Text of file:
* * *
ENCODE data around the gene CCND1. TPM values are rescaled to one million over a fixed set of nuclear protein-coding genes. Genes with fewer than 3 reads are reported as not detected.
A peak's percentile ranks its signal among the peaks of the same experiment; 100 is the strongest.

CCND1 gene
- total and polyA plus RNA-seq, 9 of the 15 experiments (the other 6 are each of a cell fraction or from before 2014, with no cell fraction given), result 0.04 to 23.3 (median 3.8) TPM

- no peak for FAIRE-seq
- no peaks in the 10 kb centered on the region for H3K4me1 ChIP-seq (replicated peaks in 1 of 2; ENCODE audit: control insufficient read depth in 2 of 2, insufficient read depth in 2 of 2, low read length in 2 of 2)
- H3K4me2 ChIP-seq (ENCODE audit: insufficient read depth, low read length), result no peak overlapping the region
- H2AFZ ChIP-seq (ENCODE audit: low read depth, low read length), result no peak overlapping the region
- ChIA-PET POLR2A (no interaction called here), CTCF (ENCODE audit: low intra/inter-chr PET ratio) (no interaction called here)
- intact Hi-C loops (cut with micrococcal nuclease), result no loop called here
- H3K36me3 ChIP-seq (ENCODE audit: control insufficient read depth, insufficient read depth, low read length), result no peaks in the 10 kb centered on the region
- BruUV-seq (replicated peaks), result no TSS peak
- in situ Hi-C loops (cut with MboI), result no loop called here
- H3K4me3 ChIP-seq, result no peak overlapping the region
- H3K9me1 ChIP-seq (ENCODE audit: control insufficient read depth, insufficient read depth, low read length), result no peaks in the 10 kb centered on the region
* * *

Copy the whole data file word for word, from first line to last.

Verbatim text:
ENCODE data around the gene CCND1. TPM values are rescaled to one million over a fixed set of nuclear protein-coding genes. Genes with fewer than 3 reads are reported as not detected.
A peak's percentile ranks its signal among the peaks of the same experiment; 100 is the strongest.

CCND1 gene
- total and polyA plus RNA-seq, 9 of the 15 experiments (the other 6 are each of a cell fraction or from before 2014, with no cell fraction given), result 0.04 to 23.3 (median 3.8) TPM

- no peak for FAIRE-seq
- no peaks in the 10 kb centered on the region for H3K4me1 ChIP-seq (replicated peaks in 1 of 2; ENCODE audit: control insufficient read depth in 2 of 2, insufficient read depth in 2 of 2, low read length in 2 of 2)
- H3K4me2 ChIP-seq (ENCODE audit: insufficient read depth, low read length), result no peak overlapping the region
- H2AFZ ChIP-seq (ENCODE audit: low read depth, low read length), result no peak overlapping the region
- ChIA-PET POLR2A (no interaction called here), CTCF (ENCODE audit: low intra/inter-chr PET ratio) (no interaction called here)
- intact Hi-C loops (cut with micrococcal nuclease), result no loop called here
- H3K36me3 ChIP-seq (ENCODE audit: control insufficient read depth, insufficient read depth, low read length), result no peaks in the 10 kb centered on the region
- BruUV-seq (replicated peaks), result no TSS peak
- in situ Hi-C loops (cut with MboI), result no loop called here
- H3K4me3 ChIP-seq, result no peak overlapping the region
- H3K9me1 ChIP-seq (ENCODE audit: control insufficient read depth, insufficient read depth, low read length), result no peaks in the 10 kb centered on the region